A proven, unique, non-invasive method for rapid treatment of chronic intractable pain

 Who is it for?
Scrambler Therapy is a new electroanalgesia methodology specifically studied for neuropathic and oncologic pain, and in general for pain non-responsive to other types of drugs and forms of electroanalgesia. Scrambler Therapy is a stand-alone medical electroanalgesia device, and does not require combinations with other analgesic therapies.

Scrambler Therapy ® is Non-invasive
During the development of Scrambler Therapy, artificial neurons were developed to transmit to the C.N.S. information recognizable as "self" and "non pain" in a non-invasive manner through surface C receptors. Compared to the conventional electro-analgesia, the active principle is not to inhibit pain transmission (through A-beta fiber excitation), but to substitute pain information with synthetic "non pain" information. In this way the pain is eliminated immediatly, and over time (on average 10 treatments) this producing a process of healing from chronic pain, thus giving longevity to the pain relief.
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How Scrambler Therapy ® Works?
There are various protocols according to different types of pain treated. In chronic benign pain caused by cures, such as for example CIPN, a treatment cycle is enough for a long period of wellbeing. In oncologic pain due to the presence of metastasis, after the initial treatment cycle further treatments should be carried out whenever pain re-emerges.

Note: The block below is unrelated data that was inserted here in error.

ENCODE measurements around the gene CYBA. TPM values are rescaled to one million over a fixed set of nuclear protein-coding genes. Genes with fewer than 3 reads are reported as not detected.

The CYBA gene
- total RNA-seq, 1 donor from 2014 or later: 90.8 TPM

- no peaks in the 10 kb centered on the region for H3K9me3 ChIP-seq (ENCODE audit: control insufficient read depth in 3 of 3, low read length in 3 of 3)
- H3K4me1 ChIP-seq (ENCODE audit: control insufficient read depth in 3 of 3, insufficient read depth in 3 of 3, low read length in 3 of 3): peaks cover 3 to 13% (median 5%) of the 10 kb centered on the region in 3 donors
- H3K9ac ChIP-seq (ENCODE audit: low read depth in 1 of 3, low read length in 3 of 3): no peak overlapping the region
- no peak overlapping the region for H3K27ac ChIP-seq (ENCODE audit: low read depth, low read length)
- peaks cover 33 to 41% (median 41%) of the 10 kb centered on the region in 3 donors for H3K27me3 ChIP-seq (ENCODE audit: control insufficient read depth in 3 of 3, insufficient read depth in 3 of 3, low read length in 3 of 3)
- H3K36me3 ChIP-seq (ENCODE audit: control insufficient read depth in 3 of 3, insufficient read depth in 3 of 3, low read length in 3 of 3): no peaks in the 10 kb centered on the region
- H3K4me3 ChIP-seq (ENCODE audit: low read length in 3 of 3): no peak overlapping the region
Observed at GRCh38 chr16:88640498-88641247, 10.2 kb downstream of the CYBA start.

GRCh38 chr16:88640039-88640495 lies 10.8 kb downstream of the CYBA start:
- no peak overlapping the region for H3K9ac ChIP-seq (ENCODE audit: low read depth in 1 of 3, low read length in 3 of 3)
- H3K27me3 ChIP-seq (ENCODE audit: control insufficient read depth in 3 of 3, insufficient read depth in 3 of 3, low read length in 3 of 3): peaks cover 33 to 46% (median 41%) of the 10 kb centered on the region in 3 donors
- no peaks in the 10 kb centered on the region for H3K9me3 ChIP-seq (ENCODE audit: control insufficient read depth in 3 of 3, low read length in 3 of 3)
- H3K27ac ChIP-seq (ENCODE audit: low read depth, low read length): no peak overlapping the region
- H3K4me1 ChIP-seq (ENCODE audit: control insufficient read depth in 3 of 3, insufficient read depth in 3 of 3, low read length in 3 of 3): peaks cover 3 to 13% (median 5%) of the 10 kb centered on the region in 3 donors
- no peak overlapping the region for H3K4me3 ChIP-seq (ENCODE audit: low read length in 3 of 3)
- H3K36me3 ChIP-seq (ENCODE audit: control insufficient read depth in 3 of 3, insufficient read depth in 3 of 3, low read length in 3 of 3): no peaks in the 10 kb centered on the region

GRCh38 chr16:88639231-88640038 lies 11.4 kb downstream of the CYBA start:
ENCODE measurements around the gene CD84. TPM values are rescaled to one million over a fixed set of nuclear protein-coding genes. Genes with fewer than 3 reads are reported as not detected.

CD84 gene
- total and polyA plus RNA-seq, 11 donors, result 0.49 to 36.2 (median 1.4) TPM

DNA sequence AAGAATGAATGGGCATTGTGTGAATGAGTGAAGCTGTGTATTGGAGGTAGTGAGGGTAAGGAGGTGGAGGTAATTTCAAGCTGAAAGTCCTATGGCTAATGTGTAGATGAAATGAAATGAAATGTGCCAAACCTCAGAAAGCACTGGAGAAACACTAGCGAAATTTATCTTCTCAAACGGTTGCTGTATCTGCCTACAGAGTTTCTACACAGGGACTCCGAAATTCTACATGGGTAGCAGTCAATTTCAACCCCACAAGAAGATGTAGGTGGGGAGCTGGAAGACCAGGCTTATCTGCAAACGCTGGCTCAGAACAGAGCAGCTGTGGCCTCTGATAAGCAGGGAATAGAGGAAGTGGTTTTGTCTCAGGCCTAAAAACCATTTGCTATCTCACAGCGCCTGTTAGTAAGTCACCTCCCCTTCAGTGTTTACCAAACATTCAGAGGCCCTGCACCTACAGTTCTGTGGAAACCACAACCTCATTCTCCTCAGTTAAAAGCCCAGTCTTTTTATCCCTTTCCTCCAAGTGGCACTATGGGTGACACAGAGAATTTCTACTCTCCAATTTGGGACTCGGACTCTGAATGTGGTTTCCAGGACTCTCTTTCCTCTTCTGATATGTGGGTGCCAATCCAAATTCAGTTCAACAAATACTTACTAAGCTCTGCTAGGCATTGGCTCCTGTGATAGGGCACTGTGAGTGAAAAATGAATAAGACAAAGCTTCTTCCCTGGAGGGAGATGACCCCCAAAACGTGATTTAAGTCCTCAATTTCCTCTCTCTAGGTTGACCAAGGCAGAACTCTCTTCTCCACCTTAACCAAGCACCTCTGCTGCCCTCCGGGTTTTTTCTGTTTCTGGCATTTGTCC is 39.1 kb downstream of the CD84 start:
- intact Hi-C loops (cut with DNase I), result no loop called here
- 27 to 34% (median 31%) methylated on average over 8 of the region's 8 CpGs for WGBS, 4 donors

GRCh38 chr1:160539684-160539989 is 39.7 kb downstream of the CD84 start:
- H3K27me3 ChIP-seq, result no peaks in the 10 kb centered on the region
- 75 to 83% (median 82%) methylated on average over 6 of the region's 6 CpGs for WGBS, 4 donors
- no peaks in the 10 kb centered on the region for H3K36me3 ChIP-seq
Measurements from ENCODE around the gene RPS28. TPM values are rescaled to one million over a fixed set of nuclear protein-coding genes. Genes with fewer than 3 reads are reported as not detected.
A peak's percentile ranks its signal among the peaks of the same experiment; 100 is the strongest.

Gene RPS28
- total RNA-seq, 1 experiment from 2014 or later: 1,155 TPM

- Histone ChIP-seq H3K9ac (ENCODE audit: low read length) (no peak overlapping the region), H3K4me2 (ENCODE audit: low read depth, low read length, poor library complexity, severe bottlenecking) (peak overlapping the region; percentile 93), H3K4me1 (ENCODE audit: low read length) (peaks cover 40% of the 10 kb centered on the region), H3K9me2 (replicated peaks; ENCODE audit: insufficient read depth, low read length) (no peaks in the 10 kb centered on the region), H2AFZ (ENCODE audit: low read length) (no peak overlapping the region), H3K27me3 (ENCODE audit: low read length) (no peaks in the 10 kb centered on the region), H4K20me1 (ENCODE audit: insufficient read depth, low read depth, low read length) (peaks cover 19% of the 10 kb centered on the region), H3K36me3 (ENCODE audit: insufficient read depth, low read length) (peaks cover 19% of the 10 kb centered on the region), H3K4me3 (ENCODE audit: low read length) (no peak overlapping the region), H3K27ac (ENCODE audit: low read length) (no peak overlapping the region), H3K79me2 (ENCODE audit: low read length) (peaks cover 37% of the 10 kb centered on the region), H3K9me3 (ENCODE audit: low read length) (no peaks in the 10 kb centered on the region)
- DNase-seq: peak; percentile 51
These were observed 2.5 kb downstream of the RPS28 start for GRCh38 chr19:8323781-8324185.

What are the success possibilities?
In general, if a specifically trained operator carries out the treatment, chances of success are very high. In the worst case around 70-80%, however they can be higher than 90%. The physician can make a more detailed forecast after a consultation.

Which are the effects of combinations with other analgesic therapies?
The usage of anticonvulsants for analgesic purposes generally calls for a higher number of treatments, needed for the weaning. The first five treatment with anticonvulsant can provide unstable result , that return to normal with continue the treatment cycle.

The protocol for patients who use anticonvulsant typically includes 10 treatments + those needed for  weaning. The frequency of treatment remains unchanged. It is also possible to continue the anticonvulsants analgesic therapy, however in this case results are not as good or insufficient, and relapse is quicker.

From study-phase data the combination with Ketamine is incompatible since it seems to block the analgesic efficacy of the treatment.  The normal analgesic effect of the treatment after the patient stops taking Ketamine is still unknown. Similar suspicions exist also for muscle relaxants, which in combination with this therapy could also cause minor side effects.

Some centers of reference

Clinical Trials.



U.S. DIS&L Division